Jack the Ripper is perhaps the most infamous and researched serial killer in history. Some of the most chilling examples of his handiwork are the photographs taken at the murder scene of Mary Jane Kelly, his fifth and perhaps final victim. These are essentially the only photos of a Ripper crime scene known to exist.
In 1888, an unknown man murdered poor and disenfranchised women in the East End of London, an over-crowded, poverty-stricken corner of the city. The press quickly dubbed the perpetrator “Jack the Ripper,” and the whole of London remained on edge while the police hunted for and failed to apprehend the wanted man. Jack the Ripper’s identity remains shrouded in mystery and will most likely remain so for the foreseeable future. Historians even have difficulty agreeing on the number of women he targeted. The so-called “canonical five” – the victims on whom most people agree – were Mary Ann "Polly" Nichols, Annie Chapman, Elizabeth Stride, Catherine Eddowes, and Mary Jane Kelly.
The last of these five, Mary Jane Kelly, was slain in her room at 13 Miller's Court in the early hours of November 9, 1888. Though whether or not Kelly was Jack the Ripper’s final target is debatable, her body was actually photographed at the scene, unlike those of the other four women. While the photographs of the scene are quite graphic, they allow a clear historical understanding of Jack the Ripper's actions and of the tragic history of violence against women.
Mary Jane Kelly Is Virtually Unrecognizable In The Photograph
The photos of Kelly's body show that she was completely eviscerated. Unlike the other canonical four, Kelly's face itself was slashed, rendering her unrecognizable. Her white blouse and her bed were soaked with blood, which was also found splattered on the walls and floor of her room.
Kelly Was The Only Victim To Be Photographed At The Scene
The other four canonical victims – Mary Ann Nichols, Annie Chapman, Elizabeth Stride, and Catherine Eddowes – were photographed in the mortuary, usually after their wounds had been stitched back together. Kelly, however, was the only one to be photographed at the crime scene. Moreover, the photograph shows Kelly largely as she appeared to police.
Instead of relying on photographic evidence, newspapers often rendered sketches of the scenes when they published articles on the Ripper killings. Often, these drawings were highly stylized in order to sell more papers, and thus were highly inaccurate to the actual scenes. These sketches do, however, provide insight into how the incidents were presented to the public as events unfolded.
The mortuary photographs and those of Kelly's body are also noteworthy because they are the first photographic evidence of sex crimes.
Her Heart Was Never Found
When Kelly was found, parts of her body were strewn around the bed and neighboring table. Though detectives were able to locate the majority of her body parts, one crucial part of Mary Jane Kelly was missing: the killer had left the scene with her heart. Similar behavior was noted at the sites of the other killings – one of Catherine Eddowes's kidneys was missing when her body was found.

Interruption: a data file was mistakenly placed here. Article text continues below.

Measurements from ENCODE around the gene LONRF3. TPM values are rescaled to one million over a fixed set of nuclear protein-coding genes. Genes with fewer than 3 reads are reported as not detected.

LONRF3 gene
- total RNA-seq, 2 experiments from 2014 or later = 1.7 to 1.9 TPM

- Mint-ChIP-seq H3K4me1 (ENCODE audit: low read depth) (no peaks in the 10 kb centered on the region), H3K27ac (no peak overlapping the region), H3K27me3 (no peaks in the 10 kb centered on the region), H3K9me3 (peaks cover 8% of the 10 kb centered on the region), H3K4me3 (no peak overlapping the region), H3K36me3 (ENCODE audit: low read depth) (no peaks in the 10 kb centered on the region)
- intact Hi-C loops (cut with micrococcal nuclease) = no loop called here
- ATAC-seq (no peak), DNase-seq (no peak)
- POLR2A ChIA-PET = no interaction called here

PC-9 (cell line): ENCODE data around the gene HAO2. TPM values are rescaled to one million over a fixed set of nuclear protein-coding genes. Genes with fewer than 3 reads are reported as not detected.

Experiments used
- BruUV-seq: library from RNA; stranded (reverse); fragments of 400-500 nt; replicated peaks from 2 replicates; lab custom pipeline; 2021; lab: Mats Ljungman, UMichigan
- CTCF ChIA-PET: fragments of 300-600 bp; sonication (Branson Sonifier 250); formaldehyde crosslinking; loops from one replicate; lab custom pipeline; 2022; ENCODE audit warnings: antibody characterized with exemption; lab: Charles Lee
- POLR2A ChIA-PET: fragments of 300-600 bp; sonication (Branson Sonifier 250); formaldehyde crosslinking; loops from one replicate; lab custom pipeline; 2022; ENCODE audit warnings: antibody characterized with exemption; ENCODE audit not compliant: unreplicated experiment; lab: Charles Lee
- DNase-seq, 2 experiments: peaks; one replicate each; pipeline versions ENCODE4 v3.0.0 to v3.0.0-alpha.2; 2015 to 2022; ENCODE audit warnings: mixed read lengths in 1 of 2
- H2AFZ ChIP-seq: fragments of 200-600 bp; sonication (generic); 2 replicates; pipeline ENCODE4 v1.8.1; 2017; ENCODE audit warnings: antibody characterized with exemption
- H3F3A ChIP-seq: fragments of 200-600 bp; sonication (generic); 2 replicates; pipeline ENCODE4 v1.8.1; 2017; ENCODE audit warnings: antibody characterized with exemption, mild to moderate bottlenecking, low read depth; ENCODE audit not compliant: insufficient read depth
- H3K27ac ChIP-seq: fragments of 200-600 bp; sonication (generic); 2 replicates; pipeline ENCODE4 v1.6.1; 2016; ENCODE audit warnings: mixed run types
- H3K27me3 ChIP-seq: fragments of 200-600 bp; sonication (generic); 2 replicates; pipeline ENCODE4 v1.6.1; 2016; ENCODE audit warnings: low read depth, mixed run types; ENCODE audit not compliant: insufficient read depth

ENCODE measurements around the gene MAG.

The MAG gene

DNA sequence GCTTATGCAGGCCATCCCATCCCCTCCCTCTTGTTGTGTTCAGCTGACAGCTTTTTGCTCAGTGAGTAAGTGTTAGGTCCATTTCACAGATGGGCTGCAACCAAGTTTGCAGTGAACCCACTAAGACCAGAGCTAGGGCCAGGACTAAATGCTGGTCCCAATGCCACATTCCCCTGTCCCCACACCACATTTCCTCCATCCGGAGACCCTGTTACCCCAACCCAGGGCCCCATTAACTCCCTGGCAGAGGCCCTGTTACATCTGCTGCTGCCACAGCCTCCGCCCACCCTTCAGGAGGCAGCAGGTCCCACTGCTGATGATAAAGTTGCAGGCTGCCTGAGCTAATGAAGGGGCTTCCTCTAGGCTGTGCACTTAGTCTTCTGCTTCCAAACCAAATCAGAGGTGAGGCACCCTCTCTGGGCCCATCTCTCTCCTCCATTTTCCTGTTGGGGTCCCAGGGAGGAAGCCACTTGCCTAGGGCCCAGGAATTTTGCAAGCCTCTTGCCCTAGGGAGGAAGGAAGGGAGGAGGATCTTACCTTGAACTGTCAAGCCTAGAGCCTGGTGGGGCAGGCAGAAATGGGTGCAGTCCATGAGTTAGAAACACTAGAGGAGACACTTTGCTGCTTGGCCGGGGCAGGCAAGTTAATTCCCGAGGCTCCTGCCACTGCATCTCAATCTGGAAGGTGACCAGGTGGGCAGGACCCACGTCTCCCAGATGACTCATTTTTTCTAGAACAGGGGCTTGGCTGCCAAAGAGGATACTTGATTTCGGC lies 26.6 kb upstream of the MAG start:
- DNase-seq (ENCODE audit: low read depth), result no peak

Kelly Was The Only Victim Found Indoors
All of the canonical five besides Kelly were found outdoors. Annie Chapman's body, for example, was found in the backyard of 29 Hanbury Street, and Catherine Eddowes met her end in Mitre Square. The public nature of these incidents was part of what made them truly terrifying to Londoners. Moreover, the dim gas lights that dotted the East End of London only provided about a 6-foot radius of light, offering a convenient cover of darkness for many evildoers.
Since Kelly was murdered in her own room at Miller's Court, many have speculated that the unparalleled privacy allowed Jack the Ripper to conduct his grisly work without the possibility of interruption. In fact, police assumed that Jack the Ripper had to flee Berner Street on September 30th before he was finished violating Elizabeth Stride's remains because he was "interrupted" by a passerby.
Police Photography Was Still New In 1888
When police crowded into Kelly's cramped room on November 9, 1888, they made a relatively unique decision: the scene, they felt, should be photographed for evidence, since a photograph was an objective, neutral witness and was irrefutable.
Because of this lack of experience, however, police photographed Kelly's remains without any systematic approach. This resulted in photographs only of the dehumanized body of Mary Jane Kelly rather than any objects in the room which may have provided clues.
Not until 1903 did Frenchman Alphonse Bertillon perfect "the first methodical system for documenting a crime scene." Though Bertillon is best known for introducing the use of mug shots, he also developed strategies for photographing entire crime scenes, including the use of aerial photography.
Kelly's Clothes Were Folded Next To Her Body
In contrast to her mutilated body, Kelly's room was orderly and well-arranged. Police even found her clothes neatly folded on the chair next to her bed. Investigators also discovered that articles of clothing had been recently burned in Kelly's fire – in fact, the blaze was hot enough to melt part of her kettle.
The lead detective, Inspector Abbeline, guessed that the perpetrator had most likely wanted a roaring fire to illuminate the room and provide better visibility for his grisly work.